CAD in Adults With CHD

A 29-year-old man with double outlet right ventricle, transposition of the great arteries, ventricular septal defect, and pulmonary stenosis was treated with the Rastelli procedure as an infant. He underwent right ventricle (RV) to pulmonary artery (PA) conduit replacement in his teenage years and successfully underwent Melody transpulmonary valve (Medtronic, Inc., Minneapolis, MN) implantation 3 months prior to presentation due to conduit stenosis with a gradient of 70 mm Hg in the presence of New York Heart Association Class III symptoms. The patient presented (3 months post-surgery) with near syncope and significant chest pain while exercising on his treadmill at home. He was diaphoretic, felt unwell, and presented to the emergency department with hypotension and wide complex tachycardia at a rate of 200 bpm. The emergency department physician cardioverted the patient electrically into sinus rhythm. A physical exam revealed displaced apex and a precordial heave. He had rales bilaterally, a single S2, and an S3. His pertinent laboratory findings included troponin of I7.8 ng/ml and creatine kinase of 530 units/L. A post-cardioversion electrocardiogram showed q waves inferiorly but no evidence of ST-segment elevation myocardial infarction (MI).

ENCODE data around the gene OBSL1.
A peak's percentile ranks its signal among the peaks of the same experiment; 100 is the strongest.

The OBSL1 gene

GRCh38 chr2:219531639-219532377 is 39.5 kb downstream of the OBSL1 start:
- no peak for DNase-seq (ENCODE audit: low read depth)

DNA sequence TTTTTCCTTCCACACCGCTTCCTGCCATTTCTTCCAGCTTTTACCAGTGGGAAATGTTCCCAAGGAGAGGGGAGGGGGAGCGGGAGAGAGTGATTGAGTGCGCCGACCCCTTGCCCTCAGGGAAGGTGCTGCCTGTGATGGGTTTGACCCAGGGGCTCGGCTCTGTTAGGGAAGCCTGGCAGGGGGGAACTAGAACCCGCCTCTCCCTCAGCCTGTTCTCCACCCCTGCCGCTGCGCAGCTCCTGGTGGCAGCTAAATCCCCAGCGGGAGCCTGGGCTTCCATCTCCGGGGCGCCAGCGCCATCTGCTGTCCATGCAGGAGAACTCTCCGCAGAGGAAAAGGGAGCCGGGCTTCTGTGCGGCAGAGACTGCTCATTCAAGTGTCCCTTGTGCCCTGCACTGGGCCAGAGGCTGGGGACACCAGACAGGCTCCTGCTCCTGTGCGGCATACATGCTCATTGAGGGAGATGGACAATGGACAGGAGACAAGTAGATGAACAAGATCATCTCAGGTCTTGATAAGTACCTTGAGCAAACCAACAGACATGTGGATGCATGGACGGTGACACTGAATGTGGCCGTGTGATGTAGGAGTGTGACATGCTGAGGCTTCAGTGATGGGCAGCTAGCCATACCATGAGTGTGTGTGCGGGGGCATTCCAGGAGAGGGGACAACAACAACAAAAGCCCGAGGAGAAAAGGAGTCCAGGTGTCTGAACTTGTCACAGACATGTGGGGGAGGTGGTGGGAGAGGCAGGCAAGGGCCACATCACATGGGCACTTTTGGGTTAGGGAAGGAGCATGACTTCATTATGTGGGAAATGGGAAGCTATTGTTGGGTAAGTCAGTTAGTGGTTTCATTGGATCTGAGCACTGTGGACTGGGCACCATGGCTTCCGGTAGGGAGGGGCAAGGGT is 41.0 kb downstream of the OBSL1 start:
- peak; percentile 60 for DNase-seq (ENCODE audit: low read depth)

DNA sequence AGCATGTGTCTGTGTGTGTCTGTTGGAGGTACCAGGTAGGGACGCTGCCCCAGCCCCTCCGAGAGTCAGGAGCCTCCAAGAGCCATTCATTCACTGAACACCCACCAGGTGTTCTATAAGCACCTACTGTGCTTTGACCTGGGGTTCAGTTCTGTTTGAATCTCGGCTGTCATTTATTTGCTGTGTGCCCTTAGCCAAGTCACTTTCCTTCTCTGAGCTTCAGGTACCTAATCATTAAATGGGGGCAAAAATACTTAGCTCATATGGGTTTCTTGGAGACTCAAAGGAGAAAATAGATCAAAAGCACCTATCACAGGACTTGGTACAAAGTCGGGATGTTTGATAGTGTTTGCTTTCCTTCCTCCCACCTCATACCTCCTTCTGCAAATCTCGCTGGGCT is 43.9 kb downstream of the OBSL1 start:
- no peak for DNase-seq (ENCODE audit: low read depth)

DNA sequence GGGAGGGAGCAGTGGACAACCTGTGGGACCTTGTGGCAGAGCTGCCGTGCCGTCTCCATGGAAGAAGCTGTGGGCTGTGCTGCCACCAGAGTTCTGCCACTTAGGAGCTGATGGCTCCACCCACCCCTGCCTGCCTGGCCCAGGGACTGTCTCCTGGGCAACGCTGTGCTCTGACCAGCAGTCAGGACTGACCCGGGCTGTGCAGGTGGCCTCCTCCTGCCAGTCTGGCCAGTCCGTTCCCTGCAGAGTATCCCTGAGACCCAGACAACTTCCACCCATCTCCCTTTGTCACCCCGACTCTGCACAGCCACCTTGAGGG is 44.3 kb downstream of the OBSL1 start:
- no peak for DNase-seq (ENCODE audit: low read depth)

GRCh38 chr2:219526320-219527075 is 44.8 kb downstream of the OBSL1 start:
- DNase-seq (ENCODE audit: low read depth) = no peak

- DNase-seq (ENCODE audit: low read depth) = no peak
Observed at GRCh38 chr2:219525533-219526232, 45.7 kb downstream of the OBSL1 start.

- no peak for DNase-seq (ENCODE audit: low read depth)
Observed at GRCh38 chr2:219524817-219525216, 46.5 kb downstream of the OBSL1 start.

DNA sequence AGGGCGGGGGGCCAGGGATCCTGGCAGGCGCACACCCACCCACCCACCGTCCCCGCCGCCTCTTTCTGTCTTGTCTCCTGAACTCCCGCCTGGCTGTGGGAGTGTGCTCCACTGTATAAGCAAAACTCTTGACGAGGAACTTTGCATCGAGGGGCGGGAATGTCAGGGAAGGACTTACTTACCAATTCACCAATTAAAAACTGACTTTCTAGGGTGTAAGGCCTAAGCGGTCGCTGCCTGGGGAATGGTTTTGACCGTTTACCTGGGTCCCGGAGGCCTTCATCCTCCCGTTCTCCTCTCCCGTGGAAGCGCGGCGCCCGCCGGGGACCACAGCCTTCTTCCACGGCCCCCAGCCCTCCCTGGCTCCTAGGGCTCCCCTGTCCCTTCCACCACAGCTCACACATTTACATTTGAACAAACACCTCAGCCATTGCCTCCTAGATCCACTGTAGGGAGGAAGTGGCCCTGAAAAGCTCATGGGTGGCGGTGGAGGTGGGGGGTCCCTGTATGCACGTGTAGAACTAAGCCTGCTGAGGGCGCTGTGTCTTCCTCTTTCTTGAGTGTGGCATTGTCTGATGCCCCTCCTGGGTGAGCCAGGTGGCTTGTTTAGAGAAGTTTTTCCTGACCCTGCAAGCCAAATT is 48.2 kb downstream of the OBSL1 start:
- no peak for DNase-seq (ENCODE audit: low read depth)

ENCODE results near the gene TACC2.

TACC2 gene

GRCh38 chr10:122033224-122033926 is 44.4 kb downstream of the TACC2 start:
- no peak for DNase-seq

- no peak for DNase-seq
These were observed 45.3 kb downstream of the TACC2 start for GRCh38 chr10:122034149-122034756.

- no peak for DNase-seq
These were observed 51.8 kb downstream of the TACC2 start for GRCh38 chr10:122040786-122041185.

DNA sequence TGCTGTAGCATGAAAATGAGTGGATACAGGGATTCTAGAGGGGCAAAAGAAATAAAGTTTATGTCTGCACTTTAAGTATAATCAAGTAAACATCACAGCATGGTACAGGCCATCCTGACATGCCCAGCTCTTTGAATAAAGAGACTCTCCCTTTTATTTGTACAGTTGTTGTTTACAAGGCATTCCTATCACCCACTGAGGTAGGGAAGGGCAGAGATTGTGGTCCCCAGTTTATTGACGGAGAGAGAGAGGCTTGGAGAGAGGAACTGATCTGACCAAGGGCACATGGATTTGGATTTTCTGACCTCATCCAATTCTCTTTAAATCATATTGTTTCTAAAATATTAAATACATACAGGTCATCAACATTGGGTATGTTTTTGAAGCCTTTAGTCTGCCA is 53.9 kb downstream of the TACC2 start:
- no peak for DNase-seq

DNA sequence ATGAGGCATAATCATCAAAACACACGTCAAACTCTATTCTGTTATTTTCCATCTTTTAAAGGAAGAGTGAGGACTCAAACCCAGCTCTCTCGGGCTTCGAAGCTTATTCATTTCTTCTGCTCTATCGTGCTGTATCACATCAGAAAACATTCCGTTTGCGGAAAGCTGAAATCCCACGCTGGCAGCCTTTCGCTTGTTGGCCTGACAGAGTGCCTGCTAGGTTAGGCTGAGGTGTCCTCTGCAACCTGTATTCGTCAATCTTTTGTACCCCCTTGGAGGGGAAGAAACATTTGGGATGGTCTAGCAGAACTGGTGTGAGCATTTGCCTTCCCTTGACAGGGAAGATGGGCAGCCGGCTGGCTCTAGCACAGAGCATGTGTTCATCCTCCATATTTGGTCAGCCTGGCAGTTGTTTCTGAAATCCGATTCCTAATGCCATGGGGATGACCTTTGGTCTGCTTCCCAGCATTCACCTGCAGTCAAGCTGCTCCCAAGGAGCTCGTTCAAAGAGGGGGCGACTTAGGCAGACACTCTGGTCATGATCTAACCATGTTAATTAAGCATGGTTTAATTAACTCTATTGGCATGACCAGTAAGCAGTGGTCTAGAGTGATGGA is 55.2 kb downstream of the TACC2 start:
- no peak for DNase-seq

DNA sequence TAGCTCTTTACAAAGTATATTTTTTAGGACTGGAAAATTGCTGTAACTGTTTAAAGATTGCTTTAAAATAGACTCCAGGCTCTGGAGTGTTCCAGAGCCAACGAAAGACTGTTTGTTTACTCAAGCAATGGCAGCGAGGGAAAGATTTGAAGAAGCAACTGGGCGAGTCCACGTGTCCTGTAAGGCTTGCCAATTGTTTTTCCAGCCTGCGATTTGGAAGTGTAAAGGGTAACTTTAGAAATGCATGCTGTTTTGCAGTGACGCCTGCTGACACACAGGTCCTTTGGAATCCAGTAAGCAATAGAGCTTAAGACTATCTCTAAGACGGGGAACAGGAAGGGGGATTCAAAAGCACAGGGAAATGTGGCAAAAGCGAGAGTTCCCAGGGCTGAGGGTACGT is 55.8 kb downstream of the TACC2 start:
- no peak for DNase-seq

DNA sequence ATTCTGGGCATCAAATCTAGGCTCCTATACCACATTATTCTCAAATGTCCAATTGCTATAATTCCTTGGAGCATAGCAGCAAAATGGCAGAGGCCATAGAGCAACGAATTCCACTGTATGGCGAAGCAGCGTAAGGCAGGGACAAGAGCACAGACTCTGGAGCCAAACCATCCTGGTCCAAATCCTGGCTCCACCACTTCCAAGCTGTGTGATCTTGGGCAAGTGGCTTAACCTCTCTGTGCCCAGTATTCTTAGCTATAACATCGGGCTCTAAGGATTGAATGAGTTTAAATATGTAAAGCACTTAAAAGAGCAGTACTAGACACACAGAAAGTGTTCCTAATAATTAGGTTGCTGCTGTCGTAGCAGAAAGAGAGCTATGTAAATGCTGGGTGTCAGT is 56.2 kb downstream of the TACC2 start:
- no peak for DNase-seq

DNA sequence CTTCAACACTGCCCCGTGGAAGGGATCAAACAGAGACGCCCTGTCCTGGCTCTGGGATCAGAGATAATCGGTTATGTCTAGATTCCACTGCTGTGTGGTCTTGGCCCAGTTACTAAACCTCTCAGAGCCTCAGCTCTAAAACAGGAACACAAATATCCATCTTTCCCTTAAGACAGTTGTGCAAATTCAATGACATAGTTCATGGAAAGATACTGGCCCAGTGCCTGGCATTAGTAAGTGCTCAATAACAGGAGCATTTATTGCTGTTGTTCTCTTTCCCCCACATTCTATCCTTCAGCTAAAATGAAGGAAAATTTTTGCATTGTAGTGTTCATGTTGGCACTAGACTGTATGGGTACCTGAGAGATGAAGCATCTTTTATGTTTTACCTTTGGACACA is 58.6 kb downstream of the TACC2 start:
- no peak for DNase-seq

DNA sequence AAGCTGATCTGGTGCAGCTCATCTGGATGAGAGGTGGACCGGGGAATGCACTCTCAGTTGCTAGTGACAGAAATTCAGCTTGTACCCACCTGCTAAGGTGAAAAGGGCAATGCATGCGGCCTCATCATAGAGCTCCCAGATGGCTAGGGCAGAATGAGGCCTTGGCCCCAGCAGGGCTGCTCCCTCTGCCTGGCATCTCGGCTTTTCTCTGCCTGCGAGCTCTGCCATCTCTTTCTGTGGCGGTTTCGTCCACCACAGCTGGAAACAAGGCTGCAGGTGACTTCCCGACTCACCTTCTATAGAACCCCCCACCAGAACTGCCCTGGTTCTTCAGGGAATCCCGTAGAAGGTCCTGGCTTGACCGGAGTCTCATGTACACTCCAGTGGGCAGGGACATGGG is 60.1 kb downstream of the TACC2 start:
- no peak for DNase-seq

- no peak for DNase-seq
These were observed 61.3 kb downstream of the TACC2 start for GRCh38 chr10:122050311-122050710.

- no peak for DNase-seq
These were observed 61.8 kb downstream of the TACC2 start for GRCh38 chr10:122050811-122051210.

What was the most likely missed step in work-up of this patient prior to transpulmonary valve implantation?

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